While these approaches cannot be overrated in their applications, the technologies have not yet reached their full potential in the field of medicine. On the one hand, organocatalysis in living cells would either be protein independent or taking place in the active site of enzymes, with the latter requiring small molecule activation to exist as an orthosteric technology. On the other hand, enzymatic mutations to improve functions within cells would require either short-term translation from for example an RNA-vaccine or permanent and legally challenging CRISPR/Cas methods.

AC50 vs. IC50: TH10785 activates OGG1 function dose-dependently. The assay principle of the OGG1 biochemical assay releases a fluorophore after enzymatic excision of an 8-oxo-purine base. This can be coupled with APE1 for increased turnover or left incubating for slow turnover. Due to OGG1’s rudimentary AP-lyase function the latter version will still lead to full conversion after, just after a longer time frame. These two versions, with and without APE1, are suitable to either identify OGG1 inhibitors (w/ APE1, TH5487) or OGG1 activators (w/o APE1, TH10785). TH10785 has an AC50 of around 700 nM.

Reaction products of mono- and β,δ-bifunctional DNA Glycosylases have distinct repair pathways. Due to its weak AP-lyase function, OGG1 acts as a monofunctional DNA glycosylase in cells. Thus, reaction products are dependent on APE1. Other members of the DNA glycosylase family of enzymes possess β,δ-eliminating properties which require the action of PNKP1 instead. The OGG1 activator TH10785 removes protons from the DNA sugar-backbone, inducing an artificial PNKP1 dependency. At the same time, this reaction is so efficient, that 8-oxo Guanine lesions are neglected and abasic sites are preferred. In cells, the amount of abasic sites dwarfs those of 8-oxo Guanine, allowing TH10785 to be an efficient DNA Glycosylase-AP Lyase switch. In addition, and in contrast to inhibitors where large concentrations are required, low concentrations of activator may be efficient to double or triple the enzymatic function.

We now have published an initial answer to these challenges in a recent manuscript in the Journal Science. We describe the mode of action of the first chemist-synthesized organocatalyst that acts within a proteins active site. The DNA repair enzyme OGG1 or 8-oxo Guanine DNA Glycosylase 1 is boosted with regard to an originally rudimentary function. The increased AP-lyase function reprograms substrate preference from 8-oxo Guanine to abasic sites and further creates a new reaction product. This allows for an increase in oxidative DNA damage repair initiation. At the same, however, this accumulates downstream repair intermediates which are potentially lethal to cells with defective repair systems. When using different classes of the organocatalysts a rational overload or rescue of DNA damage may be achieved. In cells this has shown to work with PNKP1 inhibition. Here, DNA damage directed along the axis 8-oxo Guanine/abasic sites/single strand breaks/double strand breaks sensitizes for defects in DNA damage response. Read our full story here or reach out for more information and collaborate with us. We will continue to build on this discovery and develop workflows for broad development of enzyme targeted organocatalysts – which we have termed Amplizymes.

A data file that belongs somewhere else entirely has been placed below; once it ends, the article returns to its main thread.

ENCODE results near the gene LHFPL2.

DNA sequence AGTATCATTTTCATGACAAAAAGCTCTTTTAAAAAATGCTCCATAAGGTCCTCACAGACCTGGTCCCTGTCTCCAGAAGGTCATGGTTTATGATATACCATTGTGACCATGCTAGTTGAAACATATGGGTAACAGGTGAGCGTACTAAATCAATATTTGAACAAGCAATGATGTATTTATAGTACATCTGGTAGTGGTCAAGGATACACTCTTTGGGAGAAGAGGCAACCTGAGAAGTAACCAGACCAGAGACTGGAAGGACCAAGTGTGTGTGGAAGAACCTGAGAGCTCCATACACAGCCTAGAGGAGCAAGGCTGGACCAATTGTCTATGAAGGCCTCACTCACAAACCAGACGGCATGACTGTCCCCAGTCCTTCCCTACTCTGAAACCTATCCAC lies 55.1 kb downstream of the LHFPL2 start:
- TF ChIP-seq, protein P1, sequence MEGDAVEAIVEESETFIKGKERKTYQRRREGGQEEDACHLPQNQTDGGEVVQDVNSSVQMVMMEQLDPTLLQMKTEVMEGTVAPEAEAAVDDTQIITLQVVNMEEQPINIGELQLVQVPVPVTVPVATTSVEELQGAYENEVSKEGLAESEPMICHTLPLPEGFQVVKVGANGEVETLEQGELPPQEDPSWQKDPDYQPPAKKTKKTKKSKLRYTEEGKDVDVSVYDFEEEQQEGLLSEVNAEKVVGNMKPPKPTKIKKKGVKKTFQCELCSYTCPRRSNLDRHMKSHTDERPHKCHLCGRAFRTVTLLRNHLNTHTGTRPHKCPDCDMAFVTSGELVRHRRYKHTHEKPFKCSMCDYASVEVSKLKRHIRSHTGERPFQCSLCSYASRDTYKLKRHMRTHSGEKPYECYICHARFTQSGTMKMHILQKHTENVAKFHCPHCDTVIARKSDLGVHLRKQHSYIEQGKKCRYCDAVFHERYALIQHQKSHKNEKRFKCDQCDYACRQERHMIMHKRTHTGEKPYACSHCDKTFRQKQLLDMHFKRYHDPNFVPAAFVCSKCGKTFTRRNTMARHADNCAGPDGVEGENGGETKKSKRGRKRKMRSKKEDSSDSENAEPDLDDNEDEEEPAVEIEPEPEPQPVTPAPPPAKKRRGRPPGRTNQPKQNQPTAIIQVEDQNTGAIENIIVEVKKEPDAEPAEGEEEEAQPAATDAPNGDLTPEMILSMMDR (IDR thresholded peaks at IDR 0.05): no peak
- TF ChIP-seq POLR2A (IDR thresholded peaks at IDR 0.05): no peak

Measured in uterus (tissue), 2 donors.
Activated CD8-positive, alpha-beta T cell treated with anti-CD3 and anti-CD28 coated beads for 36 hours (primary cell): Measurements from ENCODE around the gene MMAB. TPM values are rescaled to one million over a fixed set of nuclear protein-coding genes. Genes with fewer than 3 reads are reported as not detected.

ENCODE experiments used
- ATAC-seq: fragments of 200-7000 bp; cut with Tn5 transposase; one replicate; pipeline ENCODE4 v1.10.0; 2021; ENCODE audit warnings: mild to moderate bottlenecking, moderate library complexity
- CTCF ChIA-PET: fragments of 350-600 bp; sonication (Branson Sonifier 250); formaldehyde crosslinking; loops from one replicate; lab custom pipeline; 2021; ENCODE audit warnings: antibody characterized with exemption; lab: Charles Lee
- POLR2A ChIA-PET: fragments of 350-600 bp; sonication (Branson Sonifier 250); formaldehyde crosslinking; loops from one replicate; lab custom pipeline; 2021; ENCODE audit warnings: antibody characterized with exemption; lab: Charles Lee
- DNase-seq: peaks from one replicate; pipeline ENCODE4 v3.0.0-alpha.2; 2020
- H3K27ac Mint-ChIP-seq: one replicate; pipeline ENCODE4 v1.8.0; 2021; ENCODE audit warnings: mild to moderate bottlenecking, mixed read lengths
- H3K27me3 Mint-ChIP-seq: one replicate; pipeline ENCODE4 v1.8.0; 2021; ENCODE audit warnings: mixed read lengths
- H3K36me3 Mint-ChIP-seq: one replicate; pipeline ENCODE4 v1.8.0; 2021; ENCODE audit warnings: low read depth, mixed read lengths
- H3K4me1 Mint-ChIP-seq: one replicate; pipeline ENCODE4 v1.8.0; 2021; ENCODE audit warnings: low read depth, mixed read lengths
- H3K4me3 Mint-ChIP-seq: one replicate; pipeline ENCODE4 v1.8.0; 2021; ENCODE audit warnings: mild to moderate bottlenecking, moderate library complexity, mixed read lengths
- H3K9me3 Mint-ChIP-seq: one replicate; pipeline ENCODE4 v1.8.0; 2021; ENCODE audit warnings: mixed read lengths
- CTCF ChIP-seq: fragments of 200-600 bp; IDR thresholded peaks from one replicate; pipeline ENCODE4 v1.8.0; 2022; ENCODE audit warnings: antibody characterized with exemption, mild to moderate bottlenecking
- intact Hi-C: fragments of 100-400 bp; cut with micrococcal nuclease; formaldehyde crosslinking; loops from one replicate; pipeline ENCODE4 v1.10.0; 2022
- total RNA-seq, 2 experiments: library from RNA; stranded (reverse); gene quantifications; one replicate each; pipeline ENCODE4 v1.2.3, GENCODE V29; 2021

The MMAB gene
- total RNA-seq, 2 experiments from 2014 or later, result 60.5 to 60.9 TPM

Situated centrally between all teams, the platform connects the streams of this new technology and establishes the necessary protocols. We are active within the data-driven life science where our platform of choice KNIME enables us to identify future enzyme candidates or target families. Based on a number of descriptors such as enzymatic reactions, substrate scope and pocket size we then rationalize the production of mutants and wild-type enzyme with the biochemistry team. Computational methods are also used to assess the suitability of a compound to perform organocatalysis. Basic determination of pKa, protein-ligand-interactions and functional group tolerance using docking are complemented with quantum-mechanical approaches to identify reaction pathways and perform molecular dynamics calculations. The latter is conducted in collaboration with the Himo lab at Stockholm University. A cornerstone, (Bio)conjugate chemistry uses (glyco)peptides, fluorophores, cleavable linkers and targeting moieties to control delivery, release and potency in cell-compartments which we investigate with the basic science team. Synthesis of Amplizymes expands classical medicinal chemistry, demanding a catalyzing atom center. Here, the necessary method development covers protection group, heterocyclic, photocatalytic and flow chemistry.

Together with biochemistry and in-vitro pharmacology teams, we assess target engagement, potency, substrate scope and kinetic parameter within enzymatic activity assays. Further, to enable substrate and product identification we drive the development of fluorescent, HPLC and gel-based assays for our in-house platforms on DNA glycosylases and the NUDIXes. The in-vivo pharmacology team and UDOPP inform for ADMET properties during the optimization of suitable compounds. We collaborate with the Stenmark lab (Stockholm University) for X-ray structures, the Hertweck lab (Leibniz Institute Jena) for mass spectrometry and the de Vega lab (CBM Severo Ochoa Madrid) for in vitro reconstitution of DNA repair pathways. Translationally we are engaged with the Stolz lab (Goethe University Frankfurt) for autophagy and cellular health screens, the Perona lab for Telomere biology (Alberto Sols, Madrid) and the Research Institutes of Sweden in Södertälje and SINTEF in Trondheim for industrial use of our technology.